In 1965 and 1966, Carroll Shelby produced only one model based on the Ford Mustang – the G.T. 350, albeit with a few options. Hot on the heels of their summer victory at Le Mans, and after two years of selling their Mustang-based G.T. 350 Fastback, Shelby American and the Ford Motor Company set into motion their aggressive plan for their 1967 Shelby G.T. models. Instead of just two models, Shelby envisioned six. Highlights of this plan included dramatic styling changes utilizing lightweight fiberglass, a new G.T. 500 model powered by a “dual quad” 428-cu.in. engine, a mid-year introduction of a convertible body style, and consideration of adding a coupe (hardtop) variant. All three body styles would be offered in both the G.T. 350 and G.T. 500 models.
On August 8th, 1966, Shelby American placed their initial orders, including G.T. 350 “show” cars for the dealer launch event, a small inventory, and an assortment of vehicles for engineering use. There were also three (3) fully-optioned G.T. 500 units (a fastback, a coupe, and a convertible), sequentially-ordered, each painted Candy-apple Red and equipped with air-conditioning, California emissions, AM radio, and Deluxe wheels—to serve advertising and public relations roles. Ford delivered the first G.T. 350 cars in early October, but Shelby fiberglass fitment and quality control issues prevented the California operation from hitting its stride. In addition, Ford wouldn’t have the G.T. 500’s unique 428-8V Special Interceptor engine ready for more than another month. The first G.T. 500 Fastback was expedited, and once at Shelby American, #0100 proceeded to fulfill its original PR role as a magazine test car. Unfortunately, production delays would ultimately prevent the two additional body styles from being offered to the public as mid-year models.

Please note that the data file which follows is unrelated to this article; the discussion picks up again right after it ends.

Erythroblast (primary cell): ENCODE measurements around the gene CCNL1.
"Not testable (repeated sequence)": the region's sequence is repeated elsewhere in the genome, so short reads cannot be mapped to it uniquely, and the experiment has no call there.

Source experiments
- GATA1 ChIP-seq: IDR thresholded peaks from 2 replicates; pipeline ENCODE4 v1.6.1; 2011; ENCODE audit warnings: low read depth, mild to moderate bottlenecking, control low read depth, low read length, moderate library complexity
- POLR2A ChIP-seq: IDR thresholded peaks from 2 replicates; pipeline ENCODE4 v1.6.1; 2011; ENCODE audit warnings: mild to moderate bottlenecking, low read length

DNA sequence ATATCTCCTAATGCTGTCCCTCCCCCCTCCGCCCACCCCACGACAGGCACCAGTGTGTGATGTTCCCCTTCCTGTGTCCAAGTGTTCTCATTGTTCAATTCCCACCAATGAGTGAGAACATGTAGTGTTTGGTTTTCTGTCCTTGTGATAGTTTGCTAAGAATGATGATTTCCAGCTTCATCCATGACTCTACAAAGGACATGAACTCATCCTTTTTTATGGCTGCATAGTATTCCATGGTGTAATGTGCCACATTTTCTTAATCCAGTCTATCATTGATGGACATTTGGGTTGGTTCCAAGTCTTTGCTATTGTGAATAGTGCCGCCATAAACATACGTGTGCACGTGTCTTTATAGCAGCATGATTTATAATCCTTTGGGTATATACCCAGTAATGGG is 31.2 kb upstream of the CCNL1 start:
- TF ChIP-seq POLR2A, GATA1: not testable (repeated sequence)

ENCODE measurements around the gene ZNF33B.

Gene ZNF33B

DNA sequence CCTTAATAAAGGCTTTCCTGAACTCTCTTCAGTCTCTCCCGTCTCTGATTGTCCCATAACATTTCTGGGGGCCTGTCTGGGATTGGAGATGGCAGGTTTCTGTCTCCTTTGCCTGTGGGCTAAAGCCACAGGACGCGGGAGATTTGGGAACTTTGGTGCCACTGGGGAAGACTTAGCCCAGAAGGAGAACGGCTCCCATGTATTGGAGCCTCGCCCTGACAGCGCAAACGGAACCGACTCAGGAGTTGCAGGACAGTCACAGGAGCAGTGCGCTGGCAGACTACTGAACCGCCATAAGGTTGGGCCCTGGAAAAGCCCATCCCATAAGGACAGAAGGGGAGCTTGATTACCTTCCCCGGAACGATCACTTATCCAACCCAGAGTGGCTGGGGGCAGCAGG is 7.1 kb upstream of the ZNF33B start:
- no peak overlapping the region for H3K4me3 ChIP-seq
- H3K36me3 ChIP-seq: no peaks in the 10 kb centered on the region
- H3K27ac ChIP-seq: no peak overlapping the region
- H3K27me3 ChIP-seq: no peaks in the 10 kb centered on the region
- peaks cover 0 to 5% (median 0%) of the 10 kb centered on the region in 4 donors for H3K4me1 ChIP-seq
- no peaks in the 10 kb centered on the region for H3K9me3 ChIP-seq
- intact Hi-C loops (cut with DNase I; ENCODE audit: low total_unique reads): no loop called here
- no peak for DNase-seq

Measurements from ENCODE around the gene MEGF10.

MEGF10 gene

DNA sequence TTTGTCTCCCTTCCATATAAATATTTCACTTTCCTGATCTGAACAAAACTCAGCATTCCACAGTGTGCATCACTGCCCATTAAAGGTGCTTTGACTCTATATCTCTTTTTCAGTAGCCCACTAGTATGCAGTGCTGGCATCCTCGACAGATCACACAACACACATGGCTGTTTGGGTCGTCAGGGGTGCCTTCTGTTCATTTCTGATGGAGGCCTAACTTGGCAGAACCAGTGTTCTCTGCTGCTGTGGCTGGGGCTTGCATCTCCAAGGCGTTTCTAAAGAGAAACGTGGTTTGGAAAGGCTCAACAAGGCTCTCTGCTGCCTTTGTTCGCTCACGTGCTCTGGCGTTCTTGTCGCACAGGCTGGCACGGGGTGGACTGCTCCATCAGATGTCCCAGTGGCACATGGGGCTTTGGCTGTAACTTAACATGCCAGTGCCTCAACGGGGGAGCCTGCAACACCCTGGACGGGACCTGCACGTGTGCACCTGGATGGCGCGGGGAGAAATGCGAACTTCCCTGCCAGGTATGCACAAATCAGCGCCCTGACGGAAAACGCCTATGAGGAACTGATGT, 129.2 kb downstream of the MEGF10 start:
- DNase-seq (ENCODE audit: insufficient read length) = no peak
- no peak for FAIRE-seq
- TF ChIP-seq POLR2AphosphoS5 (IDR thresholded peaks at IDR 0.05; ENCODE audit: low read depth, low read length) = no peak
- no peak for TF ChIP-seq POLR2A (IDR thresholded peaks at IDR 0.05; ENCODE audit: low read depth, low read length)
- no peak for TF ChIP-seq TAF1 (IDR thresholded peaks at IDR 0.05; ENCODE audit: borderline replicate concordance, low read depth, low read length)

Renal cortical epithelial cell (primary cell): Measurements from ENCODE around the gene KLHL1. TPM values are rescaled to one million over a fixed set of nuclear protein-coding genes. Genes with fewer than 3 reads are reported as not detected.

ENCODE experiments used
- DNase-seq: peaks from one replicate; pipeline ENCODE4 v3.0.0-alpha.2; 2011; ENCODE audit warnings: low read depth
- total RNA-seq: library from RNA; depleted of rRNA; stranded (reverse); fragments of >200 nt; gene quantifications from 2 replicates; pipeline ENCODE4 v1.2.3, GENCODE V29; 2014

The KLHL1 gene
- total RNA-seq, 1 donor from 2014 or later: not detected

In January 1967, as the operation was slowly recovering, Shelby American began conceptualizing the incremental changes they envisioned for next year’s ‘68 Shelby G.T. models. Several cars, including the ’67 Coupe (#0131) and the ’67 Convertible (#0139), were repurposed as ’68 G.T. engineering and styling concept vehicles. Some documents even referred to these cars as “prototypes” when serving as styling concepts for Shelby’s vision of what the ’68 G.T. would be. Brian Styles calls Shelby’s interpretation of the ’68 G.T. model the “Lost Chapter” in Shelby American History. Before discovering the important January 1967 document outlining Shelby’s own vision for the ’68 G.T., only Ford’s final design of the ’68 was known.
With delayed deliveries and reduced demand, Shelby American placed their last Fastback orders with Ford in March 1967, sealing the fate that additional convertible and coupe variants would never get built. This resulted in the first ’67 G.T. 500 Coupe (#0131) and first ’67 G.T. 500 Convertible (#0139) becoming the ONLY multi-carbureted Mustangs of each body style ever to be built by Ford and therefore the only examples ever completed by Shelby American. All three cars (#0100, #0131, #0139) continued to be used for marketing and engineering purposes for nearly another 18 months, well after the California operation was spun down, reconfigured as Shelby Automotive, and then relocated to Ionia, MI.